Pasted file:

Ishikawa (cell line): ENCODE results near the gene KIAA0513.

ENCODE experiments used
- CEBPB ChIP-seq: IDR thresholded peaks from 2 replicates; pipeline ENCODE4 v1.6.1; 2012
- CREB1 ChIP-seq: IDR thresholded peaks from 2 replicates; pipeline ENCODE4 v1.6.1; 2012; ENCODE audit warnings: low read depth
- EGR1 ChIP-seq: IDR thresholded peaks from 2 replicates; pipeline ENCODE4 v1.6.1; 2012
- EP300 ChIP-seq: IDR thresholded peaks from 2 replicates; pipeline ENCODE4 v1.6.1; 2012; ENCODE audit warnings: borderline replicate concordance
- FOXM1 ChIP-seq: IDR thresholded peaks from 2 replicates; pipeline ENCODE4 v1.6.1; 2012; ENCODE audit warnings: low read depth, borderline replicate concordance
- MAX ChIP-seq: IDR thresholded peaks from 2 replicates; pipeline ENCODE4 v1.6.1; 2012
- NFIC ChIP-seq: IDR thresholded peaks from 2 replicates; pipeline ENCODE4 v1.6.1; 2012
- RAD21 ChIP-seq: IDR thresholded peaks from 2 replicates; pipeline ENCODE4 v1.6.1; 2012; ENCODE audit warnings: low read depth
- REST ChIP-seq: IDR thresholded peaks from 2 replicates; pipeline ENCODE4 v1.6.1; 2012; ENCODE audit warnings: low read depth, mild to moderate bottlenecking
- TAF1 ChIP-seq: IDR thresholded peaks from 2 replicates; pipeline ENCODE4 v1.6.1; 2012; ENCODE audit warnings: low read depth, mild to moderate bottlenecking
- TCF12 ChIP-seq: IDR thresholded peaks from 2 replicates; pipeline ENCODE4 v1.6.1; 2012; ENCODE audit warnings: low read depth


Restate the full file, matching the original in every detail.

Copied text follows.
Ishikawa (cell line): ENCODE results near the gene KIAA0513.

ENCODE experiments used
- CEBPB ChIP-seq: IDR thresholded peaks from 2 replicates; pipeline ENCODE4 v1.6.1; 2012
- CREB1 ChIP-seq: IDR thresholded peaks from 2 replicates; pipeline ENCODE4 v1.6.1; 2012; ENCODE audit warnings: low read depth
- EGR1 ChIP-seq: IDR thresholded peaks from 2 replicates; pipeline ENCODE4 v1.6.1; 2012
- EP300 ChIP-seq: IDR thresholded peaks from 2 replicates; pipeline ENCODE4 v1.6.1; 2012; ENCODE audit warnings: borderline replicate concordance
- FOXM1 ChIP-seq: IDR thresholded peaks from 2 replicates; pipeline ENCODE4 v1.6.1; 2012; ENCODE audit warnings: low read depth, borderline replicate concordance
- MAX ChIP-seq: IDR thresholded peaks from 2 replicates; pipeline ENCODE4 v1.6.1; 2012
- NFIC ChIP-seq: IDR thresholded peaks from 2 replicates; pipeline ENCODE4 v1.6.1; 2012
- RAD21 ChIP-seq: IDR thresholded peaks from 2 replicates; pipeline ENCODE4 v1.6.1; 2012; ENCODE audit warnings: low read depth
- REST ChIP-seq: IDR thresholded peaks from 2 replicates; pipeline ENCODE4 v1.6.1; 2012; ENCODE audit warnings: low read depth, mild to moderate bottlenecking
- TAF1 ChIP-seq: IDR thresholded peaks from 2 replicates; pipeline ENCODE4 v1.6.1; 2012; ENCODE audit warnings: low read depth, mild to moderate bottlenecking
- TCF12 ChIP-seq: IDR thresholded peaks from 2 replicates; pipeline ENCODE4 v1.6.1; 2012; ENCODE audit warnings: low read depth